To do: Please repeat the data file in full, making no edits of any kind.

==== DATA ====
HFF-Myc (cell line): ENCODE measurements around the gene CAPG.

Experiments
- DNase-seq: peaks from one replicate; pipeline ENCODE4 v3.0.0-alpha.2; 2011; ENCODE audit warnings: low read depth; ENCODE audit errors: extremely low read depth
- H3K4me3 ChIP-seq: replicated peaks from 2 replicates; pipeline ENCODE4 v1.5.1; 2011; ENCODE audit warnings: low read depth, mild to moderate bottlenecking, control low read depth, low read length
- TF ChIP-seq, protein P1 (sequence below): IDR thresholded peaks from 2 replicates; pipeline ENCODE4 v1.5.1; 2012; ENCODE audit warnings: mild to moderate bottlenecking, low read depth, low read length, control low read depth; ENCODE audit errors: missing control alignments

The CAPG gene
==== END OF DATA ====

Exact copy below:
HFF-Myc (cell line): ENCODE measurements around the gene CAPG.

Experiments
- DNase-seq: peaks from one replicate; pipeline ENCODE4 v3.0.0-alpha.2; 2011; ENCODE audit warnings: low read depth; ENCODE audit errors: extremely low read depth
- H3K4me3 ChIP-seq: replicated peaks from 2 replicates; pipeline ENCODE4 v1.5.1; 2011; ENCODE audit warnings: low read depth, mild to moderate bottlenecking, control low read depth, low read length
- TF ChIP-seq, protein P1 (sequence below): IDR thresholded peaks from 2 replicates; pipeline ENCODE4 v1.5.1; 2012; ENCODE audit warnings: mild to moderate bottlenecking, low read depth, low read length, control low read depth; ENCODE audit errors: missing control alignments

The CAPG gene